The Southwestern Historical Quarterly, Volume 93, July 1989 - April, 1990 Page: 254
The following text was automatically extracted from the image on this page using optical character recognition software:
Southwestern Hzstorical Quarterly
the relationship between man and nature in the West, particularly
when he turns his magisterial prose style to interpretive essay. The
American West as Living Space, though a slender volume in size, is a la-
gniappe of observations and hard thinking about the mythic land that
looms immense in an extraordinary number of our national dreams.
Its three essays, "Living Dry," "Striking the Rock," and "Variations on a
Theme by Crevecoeur," bring into hard-edged focus the intellectual
and emotional lens through which Stegner sees America Occidental,
the landscapes and cultures west of the hundredth meridian.
Those unfamiliar with Wallace Stegner's career might benefit from
knowing that since as early as his powerful biography of John Wesley
Powell (1954), Stegner has written about the West from a Turner/Webb
environmental perspective, and since he wrote the text of the first
Sierra Club coffee-table volume (in the midst of the historic fight about
damming Dinosaur National Monument) he has been a major voice ad-
vocating publicly owned wild lands. His "Wilderness Letter," composed
during the debates over the Wilderness Bill of 1964, has literally be-
come a sacred text for environmentalists. Like Bernard DeVoto, in
some ways his predecessor, he has also written major novels, the most
famous of which is Big Rock Candy Mountazn-thus the importance of
this new trio of essays, originally delivered as lectures to the University
of Michigan Law School in 1986.
Many of the first environmental histories in this country were written
by western historians. Earlier scholars tended to be more concerned
with cultural adaptation to the determinative influences of western
ecology, later ones with the consequences of those adaptations for west-
ern environmental health. Stegner addresses both these issues, but he
is most interested in the first. In the Webb tradition, he sees the heart of
the West as desert and the chief problem of western cultures as the col-
lection and distribution of water, which he argues will force us either to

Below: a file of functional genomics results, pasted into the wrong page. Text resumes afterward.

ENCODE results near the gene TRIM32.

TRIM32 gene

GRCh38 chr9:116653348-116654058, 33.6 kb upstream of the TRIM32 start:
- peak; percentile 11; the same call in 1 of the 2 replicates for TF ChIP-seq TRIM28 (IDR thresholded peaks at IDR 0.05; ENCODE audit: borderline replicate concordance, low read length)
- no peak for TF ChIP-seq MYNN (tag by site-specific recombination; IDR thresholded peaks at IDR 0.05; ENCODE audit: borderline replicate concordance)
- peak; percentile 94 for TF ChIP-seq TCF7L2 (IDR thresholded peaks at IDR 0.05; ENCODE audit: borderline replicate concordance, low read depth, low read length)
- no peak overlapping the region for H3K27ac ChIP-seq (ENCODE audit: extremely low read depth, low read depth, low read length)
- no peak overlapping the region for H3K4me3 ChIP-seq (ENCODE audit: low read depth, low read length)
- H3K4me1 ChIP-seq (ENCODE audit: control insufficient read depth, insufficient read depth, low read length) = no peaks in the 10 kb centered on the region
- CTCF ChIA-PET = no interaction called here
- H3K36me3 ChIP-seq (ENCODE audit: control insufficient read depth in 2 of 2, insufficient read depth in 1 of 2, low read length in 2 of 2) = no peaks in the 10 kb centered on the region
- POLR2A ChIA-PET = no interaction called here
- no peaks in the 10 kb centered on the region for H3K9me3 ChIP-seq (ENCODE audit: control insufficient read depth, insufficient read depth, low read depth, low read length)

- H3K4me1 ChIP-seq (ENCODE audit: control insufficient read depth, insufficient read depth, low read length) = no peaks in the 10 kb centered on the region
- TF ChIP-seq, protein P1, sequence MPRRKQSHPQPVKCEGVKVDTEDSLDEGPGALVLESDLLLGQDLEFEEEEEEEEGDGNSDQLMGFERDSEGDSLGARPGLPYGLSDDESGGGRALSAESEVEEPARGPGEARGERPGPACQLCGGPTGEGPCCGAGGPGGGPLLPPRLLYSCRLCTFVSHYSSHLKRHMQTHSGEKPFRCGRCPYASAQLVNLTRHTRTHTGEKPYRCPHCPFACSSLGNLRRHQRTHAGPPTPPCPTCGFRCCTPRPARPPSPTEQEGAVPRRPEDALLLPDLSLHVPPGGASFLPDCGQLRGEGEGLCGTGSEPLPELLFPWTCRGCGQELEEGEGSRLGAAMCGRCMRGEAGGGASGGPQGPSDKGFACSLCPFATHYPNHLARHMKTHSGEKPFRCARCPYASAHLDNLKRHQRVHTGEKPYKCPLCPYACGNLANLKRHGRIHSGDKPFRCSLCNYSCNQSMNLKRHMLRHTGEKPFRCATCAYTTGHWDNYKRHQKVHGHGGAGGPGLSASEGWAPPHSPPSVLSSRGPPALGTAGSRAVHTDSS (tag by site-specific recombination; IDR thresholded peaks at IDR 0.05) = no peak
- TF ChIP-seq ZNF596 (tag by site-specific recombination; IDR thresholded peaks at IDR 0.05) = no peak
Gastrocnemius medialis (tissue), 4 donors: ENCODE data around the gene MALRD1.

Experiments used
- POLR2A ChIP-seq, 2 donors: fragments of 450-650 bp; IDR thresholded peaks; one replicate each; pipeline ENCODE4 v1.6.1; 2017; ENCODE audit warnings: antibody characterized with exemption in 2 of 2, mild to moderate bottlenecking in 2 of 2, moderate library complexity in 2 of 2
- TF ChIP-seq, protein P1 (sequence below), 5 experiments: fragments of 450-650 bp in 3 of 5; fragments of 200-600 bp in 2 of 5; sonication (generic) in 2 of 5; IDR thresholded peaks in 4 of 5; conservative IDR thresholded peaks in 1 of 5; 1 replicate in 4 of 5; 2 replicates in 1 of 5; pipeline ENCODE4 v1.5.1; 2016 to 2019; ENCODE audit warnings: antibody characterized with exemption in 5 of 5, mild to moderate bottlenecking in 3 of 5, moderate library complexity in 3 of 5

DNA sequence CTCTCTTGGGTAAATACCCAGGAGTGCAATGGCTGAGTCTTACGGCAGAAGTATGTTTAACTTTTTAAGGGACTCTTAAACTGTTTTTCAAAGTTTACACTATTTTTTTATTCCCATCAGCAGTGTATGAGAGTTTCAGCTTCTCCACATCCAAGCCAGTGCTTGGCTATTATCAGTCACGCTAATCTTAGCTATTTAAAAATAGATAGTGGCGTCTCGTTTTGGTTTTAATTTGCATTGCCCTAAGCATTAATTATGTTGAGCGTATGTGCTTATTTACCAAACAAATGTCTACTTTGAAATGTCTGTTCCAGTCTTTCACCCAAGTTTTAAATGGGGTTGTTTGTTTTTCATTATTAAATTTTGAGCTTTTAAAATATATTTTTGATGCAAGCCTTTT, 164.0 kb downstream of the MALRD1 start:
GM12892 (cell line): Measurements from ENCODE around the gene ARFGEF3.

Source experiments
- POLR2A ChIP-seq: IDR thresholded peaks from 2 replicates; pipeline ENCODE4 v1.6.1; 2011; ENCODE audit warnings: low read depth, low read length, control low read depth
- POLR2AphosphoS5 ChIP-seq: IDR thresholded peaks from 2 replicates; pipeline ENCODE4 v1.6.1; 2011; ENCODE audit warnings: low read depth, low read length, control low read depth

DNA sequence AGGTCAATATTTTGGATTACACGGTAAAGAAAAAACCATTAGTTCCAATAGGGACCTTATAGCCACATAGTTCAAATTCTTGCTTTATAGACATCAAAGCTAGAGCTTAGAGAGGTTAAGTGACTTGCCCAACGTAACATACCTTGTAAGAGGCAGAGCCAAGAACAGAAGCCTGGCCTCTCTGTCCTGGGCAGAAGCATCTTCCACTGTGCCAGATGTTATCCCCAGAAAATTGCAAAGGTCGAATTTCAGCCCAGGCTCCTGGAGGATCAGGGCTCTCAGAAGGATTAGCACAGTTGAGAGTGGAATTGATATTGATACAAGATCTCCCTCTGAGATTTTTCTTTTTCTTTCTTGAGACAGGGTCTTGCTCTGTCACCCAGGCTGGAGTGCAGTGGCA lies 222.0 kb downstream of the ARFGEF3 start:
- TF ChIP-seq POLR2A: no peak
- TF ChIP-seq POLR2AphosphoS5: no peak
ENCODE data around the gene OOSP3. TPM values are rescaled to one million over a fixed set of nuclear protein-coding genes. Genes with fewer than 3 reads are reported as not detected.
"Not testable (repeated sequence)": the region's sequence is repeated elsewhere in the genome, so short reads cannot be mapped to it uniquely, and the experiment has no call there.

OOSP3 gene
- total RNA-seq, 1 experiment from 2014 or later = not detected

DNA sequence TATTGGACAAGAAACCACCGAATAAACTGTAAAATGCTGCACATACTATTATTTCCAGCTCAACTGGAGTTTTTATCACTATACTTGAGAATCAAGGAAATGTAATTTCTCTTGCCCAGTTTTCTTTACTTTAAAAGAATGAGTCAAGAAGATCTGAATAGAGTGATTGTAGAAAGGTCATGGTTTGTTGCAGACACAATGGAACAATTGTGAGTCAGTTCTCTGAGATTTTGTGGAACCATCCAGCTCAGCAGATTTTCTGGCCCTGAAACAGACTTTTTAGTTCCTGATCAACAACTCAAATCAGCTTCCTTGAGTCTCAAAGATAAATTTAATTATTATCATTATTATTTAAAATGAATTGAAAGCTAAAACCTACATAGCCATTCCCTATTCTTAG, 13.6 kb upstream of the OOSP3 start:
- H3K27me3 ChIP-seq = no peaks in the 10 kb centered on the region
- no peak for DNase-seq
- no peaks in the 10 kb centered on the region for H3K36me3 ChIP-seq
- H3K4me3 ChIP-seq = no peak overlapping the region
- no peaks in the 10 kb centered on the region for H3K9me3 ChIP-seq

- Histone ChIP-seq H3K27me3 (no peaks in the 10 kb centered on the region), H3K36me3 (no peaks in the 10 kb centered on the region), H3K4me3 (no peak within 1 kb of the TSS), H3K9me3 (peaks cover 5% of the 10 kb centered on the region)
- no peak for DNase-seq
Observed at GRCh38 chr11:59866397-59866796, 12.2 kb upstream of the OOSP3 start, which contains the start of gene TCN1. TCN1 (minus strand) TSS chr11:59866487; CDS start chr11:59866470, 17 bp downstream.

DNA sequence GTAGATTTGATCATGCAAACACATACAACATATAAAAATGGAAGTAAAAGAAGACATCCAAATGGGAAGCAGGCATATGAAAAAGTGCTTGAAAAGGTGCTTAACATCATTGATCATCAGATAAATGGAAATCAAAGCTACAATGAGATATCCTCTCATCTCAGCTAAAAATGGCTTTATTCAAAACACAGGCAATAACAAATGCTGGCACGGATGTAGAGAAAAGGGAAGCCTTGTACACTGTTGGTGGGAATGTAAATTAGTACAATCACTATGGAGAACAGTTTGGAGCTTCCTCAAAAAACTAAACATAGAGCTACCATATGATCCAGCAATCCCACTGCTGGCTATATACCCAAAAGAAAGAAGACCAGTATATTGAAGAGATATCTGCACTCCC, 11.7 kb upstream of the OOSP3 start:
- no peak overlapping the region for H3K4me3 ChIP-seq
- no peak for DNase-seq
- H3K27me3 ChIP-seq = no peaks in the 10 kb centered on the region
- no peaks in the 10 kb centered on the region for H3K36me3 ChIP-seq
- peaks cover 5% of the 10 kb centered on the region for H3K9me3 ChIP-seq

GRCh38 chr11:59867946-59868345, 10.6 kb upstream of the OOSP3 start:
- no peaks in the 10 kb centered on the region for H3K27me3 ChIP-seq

adapt or, through massive spending and disruption of natural systems,
to engineer the problem out of existence, thus remaking the West.
That is not a new theme for western essayists, but it is, after all, the
salient one. Along the way to examining it, no one has ever synthesized
the environmental position with respect to western development more
thoughtfully and, perhaps, more lucidly than Stegner does in this little
book. All the familiar cast of characters is here, from Powell and the
nineteenth-century Mormon communal adaptation, to Theodore
Roosevelt and the origins of federal land management. But Stegner
also brings us up to date, discussing issues ranging from the Sagebrush
Rebellion to the Forest Service's problems with post-World War II en-
vironmentalists, and he writes insightfully about the new interpretive
works by Donald Worster, Marc Reisner, and Dyan Zaslowsky and the
Here’s what’s next.
This issue can be searched. Note: Results may vary based on the legibility of text within the document.
Tools / Downloads
Get a copy of this page or view the extracted text.
Citing and Sharing
Basic information for referencing this web page. We also provide extended guidance on usage rights, references, copying or embedding.
Reference the current page of this Periodical.
Texas State Historical Association. The Southwestern Historical Quarterly, Volume 93, July 1989 - April, 1990, periodical, 1990; Austin, Texas. (texashistory.unt.edu/ark:/67531/metapth101213/m1/294/: accessed July 25, 2017), University of North Texas Libraries, The Portal to Texas History, texashistory.unt.edu; crediting Texas State Historical Association.